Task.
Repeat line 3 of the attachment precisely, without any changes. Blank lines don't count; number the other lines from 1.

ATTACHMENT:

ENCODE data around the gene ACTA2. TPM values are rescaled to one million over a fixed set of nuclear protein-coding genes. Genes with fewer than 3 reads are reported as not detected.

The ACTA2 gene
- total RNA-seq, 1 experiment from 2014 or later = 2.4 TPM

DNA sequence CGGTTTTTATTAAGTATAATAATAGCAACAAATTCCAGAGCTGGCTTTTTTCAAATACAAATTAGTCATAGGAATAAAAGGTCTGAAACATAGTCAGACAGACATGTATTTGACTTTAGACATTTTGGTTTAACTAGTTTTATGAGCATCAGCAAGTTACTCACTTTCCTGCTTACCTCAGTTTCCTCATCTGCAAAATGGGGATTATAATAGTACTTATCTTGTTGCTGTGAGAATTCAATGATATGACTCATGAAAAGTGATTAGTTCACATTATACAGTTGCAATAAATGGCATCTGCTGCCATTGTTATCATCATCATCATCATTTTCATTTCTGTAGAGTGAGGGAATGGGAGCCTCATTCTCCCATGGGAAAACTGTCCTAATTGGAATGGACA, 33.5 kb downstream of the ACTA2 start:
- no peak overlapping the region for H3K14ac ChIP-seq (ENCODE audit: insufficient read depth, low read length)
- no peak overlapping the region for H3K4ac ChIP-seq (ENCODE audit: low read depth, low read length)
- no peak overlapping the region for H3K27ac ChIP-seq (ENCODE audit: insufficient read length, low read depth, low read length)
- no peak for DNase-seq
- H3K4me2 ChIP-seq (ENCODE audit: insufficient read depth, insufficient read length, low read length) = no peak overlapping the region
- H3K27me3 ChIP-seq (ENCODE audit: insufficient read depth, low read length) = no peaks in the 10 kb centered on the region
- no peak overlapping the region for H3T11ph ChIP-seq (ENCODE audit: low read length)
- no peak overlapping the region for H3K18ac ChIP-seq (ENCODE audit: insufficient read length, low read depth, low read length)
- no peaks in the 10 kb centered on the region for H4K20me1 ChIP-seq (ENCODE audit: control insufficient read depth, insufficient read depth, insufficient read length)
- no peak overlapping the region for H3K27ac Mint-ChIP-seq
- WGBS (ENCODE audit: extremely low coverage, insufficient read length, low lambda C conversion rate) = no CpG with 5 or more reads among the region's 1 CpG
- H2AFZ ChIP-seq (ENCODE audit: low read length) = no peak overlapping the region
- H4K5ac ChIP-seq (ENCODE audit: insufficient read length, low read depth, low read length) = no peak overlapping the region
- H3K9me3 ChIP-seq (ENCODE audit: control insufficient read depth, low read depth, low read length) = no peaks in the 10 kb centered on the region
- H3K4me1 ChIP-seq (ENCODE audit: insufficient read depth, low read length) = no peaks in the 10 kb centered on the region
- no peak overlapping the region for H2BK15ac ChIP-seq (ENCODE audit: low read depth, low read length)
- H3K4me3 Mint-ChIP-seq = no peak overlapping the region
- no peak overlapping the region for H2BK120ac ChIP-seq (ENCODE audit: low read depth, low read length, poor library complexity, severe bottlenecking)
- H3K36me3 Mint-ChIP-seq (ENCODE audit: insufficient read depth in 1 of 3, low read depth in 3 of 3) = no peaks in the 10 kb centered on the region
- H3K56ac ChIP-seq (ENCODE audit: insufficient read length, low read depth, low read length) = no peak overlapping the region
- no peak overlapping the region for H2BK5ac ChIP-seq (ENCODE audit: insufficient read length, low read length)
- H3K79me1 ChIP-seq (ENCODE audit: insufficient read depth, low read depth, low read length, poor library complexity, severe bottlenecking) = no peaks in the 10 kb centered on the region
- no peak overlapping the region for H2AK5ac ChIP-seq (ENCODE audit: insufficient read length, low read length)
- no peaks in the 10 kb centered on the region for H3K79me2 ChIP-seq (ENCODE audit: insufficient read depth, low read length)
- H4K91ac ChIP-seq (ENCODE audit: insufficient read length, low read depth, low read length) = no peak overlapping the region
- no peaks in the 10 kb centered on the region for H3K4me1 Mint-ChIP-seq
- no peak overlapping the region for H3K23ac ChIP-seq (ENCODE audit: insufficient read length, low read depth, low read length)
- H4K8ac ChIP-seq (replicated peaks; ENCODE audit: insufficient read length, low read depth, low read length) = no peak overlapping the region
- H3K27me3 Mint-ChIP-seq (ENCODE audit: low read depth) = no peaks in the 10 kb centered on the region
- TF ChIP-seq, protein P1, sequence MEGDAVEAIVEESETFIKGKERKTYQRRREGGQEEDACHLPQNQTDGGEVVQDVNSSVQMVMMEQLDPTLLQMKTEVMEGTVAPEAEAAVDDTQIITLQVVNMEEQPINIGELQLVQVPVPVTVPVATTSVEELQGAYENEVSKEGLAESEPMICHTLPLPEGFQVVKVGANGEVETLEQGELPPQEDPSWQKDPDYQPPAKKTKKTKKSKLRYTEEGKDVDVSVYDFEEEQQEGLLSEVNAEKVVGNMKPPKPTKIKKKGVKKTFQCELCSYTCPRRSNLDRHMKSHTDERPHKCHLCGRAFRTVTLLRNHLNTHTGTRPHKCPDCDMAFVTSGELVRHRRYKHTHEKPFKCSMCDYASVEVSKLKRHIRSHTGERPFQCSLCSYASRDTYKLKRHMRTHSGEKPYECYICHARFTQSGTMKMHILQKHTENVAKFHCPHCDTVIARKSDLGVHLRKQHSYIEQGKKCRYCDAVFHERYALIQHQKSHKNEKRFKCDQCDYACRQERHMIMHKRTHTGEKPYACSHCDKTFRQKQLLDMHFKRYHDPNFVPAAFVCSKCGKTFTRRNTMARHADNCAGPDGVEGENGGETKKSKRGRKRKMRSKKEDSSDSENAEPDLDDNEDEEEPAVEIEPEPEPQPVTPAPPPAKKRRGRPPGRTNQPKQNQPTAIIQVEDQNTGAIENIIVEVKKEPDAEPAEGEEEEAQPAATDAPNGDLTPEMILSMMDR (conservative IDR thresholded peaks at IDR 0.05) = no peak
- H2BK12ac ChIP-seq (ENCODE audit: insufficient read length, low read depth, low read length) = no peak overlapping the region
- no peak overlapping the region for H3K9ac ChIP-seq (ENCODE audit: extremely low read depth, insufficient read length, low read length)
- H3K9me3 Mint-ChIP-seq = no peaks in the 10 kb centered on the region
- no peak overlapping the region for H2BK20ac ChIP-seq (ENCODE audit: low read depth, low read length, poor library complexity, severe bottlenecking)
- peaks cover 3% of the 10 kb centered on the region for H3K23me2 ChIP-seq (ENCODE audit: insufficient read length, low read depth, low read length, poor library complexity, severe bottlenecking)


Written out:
- total RNA-seq, 1 experiment from 2014 or later = 2.4 TPM